This project will examine the fundamental international economic changes that have occurred globally in the past half century, discuss how they affect security and stability in the world, and explore how American foreign policy should respond.

High-Level Roundtable Series on American Competitiveness

Director: Benn Steil, Senior Fellow and Director of International Economics
March 1, 2005—April 1, 2006

Made possible by the generosity of Bernard L. Schwartz, this roundtable series explores issues that affect the competitiveness of the U.S. economy. Meetings have addressed issues such as the sustainability of the U.S. current account deficit, the effectiveness of the WTO dispute settlement process, and intellectual property rights.

Study Group on Dollarization

Director: Manuel Hinds, Former Salvadoran Finance Minister
Chair: Sergio J. Galvis
February 8, 2005—Study Group Meeting

This project examined the desirability of dollarization in developing countries as well as its role in promoting international financial stability.

2004

CGS Roundtable Series

Director: Benn Steil, Senior Fellow and Director of International Economics
December 1, 2004—January 1, 2006

This meeting series is designed to bring Council members together in a small seminar environment to discuss new and innovative thinking at the intersection of economics and foreign policy.

New Policy Thinking in Macroeconomics

Staff: Benn Steil, Senior Fellow and Director of International Economics
November 12, 2004

Morning Panel 1: Macroeconomic Policy and the U.S. Deficits
Morning Panel 2: Monetary Policy in a Liquidity Trap
Luncheon Panel: Policy Challenges in an Interdependent World
Afternoon Panel 1: Inflation Targeting
Afternoon Panel 2: Macroeconomic Policy in the European Union

NAFTA 10 Years On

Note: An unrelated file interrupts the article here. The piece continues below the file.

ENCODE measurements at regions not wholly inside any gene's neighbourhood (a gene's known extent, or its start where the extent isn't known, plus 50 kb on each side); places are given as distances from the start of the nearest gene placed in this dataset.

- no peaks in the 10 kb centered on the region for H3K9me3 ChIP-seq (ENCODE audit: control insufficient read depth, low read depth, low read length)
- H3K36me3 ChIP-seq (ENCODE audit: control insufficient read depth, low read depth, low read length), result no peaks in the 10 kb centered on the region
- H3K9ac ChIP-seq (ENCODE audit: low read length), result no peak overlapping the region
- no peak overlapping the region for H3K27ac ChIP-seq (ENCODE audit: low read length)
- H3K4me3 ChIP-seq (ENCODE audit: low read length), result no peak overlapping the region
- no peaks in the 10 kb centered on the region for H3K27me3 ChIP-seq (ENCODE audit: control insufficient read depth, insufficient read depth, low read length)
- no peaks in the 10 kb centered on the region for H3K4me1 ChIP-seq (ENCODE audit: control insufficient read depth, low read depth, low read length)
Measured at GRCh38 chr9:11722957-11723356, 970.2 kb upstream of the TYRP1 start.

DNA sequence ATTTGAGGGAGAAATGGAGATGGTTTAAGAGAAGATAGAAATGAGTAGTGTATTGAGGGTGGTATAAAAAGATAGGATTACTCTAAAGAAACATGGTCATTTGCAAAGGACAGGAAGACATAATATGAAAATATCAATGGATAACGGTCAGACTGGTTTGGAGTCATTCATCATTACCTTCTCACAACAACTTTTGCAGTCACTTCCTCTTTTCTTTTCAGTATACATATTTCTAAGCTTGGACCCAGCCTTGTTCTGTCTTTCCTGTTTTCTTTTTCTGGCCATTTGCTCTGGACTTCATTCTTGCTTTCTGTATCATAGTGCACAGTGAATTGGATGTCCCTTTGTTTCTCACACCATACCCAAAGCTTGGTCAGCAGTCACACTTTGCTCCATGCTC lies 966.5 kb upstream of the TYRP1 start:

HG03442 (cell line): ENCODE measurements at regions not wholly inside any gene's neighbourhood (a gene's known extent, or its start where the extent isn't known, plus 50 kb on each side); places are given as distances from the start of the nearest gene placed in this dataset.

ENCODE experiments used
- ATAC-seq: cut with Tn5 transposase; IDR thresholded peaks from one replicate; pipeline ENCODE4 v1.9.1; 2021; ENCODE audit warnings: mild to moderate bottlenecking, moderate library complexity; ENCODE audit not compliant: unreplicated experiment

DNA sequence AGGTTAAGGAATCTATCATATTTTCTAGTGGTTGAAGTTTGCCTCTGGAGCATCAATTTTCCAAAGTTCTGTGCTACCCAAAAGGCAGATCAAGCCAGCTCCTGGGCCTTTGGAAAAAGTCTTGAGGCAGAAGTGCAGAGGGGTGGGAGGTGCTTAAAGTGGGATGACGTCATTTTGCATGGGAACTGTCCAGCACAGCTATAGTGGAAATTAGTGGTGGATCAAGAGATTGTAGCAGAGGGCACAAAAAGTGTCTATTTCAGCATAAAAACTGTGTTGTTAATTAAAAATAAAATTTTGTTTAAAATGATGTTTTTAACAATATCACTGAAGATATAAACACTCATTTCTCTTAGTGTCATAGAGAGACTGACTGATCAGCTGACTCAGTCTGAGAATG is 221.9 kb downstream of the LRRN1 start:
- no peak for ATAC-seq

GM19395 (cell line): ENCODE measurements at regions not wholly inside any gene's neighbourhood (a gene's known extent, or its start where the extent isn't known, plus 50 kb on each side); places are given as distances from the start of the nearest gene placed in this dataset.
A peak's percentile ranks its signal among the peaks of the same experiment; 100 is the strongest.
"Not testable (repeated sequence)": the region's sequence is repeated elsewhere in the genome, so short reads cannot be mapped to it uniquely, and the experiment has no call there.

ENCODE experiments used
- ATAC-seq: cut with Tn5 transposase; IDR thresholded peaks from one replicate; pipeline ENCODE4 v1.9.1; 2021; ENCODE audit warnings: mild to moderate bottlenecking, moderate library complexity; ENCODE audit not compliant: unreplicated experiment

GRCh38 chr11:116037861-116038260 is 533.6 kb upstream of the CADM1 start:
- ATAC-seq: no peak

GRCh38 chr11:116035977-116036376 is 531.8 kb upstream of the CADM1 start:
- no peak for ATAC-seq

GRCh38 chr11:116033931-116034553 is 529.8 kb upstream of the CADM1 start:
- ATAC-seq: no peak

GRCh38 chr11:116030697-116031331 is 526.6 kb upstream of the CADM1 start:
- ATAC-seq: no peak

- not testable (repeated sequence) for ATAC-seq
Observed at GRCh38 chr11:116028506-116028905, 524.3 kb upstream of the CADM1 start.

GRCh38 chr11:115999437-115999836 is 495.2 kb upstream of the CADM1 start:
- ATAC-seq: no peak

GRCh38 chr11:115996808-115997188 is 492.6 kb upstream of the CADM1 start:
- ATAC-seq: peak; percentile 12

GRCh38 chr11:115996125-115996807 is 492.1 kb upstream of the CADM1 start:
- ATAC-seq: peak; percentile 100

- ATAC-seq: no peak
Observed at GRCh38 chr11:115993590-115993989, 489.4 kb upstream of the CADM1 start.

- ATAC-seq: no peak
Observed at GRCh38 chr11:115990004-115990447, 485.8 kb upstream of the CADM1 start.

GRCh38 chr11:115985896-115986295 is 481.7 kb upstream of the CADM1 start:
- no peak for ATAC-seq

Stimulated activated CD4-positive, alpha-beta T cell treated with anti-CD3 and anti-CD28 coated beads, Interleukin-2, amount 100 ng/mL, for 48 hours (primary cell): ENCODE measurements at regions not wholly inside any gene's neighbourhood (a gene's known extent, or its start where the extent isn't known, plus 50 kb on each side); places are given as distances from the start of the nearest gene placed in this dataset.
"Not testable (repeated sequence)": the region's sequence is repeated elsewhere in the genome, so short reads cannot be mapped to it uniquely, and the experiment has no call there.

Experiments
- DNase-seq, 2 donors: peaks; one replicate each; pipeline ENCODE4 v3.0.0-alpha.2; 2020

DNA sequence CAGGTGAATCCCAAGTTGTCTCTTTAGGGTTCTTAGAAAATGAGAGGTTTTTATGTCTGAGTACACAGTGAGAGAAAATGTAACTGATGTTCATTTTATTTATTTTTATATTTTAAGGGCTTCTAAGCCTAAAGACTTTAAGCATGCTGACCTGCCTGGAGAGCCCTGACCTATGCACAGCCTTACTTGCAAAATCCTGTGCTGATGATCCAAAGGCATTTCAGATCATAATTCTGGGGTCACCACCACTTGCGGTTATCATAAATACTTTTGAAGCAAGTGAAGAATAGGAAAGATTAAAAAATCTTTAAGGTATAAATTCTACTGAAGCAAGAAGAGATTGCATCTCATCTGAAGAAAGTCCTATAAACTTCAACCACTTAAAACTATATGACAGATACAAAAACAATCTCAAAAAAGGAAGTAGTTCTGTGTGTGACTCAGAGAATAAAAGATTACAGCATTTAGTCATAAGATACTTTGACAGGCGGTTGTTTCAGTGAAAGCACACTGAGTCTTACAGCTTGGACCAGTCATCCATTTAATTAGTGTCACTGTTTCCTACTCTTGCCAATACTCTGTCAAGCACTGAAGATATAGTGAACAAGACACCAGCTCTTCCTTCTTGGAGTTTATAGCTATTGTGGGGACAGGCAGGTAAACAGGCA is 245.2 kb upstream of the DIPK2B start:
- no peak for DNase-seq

Director: Benn Steil, Senior Fellow and Director of International Economics
February 10, 2004

This conference explored NAFTA's economic performance, its implications for continued North American integration and its lessons for the crafting of American trade policy.

2003

Study Group on Financial Statecraft: The Role of Financial Markets in American Foreign Policy

Chair: Jeffrey R. Shafer
Director: Benn Steil, Senior Fellow and Director of International Economics
January 1, 2003—September 1, 2004

Financial markets, institutions, and instruments are playing an increasing role in American foreign policy, both as servants of traditional foreign policy aims, such as national security, and as objects, in their own right, of foreign trade and market access negotiations. Tensions and contradictions abound in this formulation, and are apparent in fierce policy debates over the merits of IMF bailouts, dollarization, financial sanctions, and market access restrictions. The project director is writing a book that examines the growing role of finance in foreign policy, why it is important, where its effects are misunderstood, and how institutional reforms can help in managing incompatible goals. Sessions of this study group will provide feedback on draft chapters.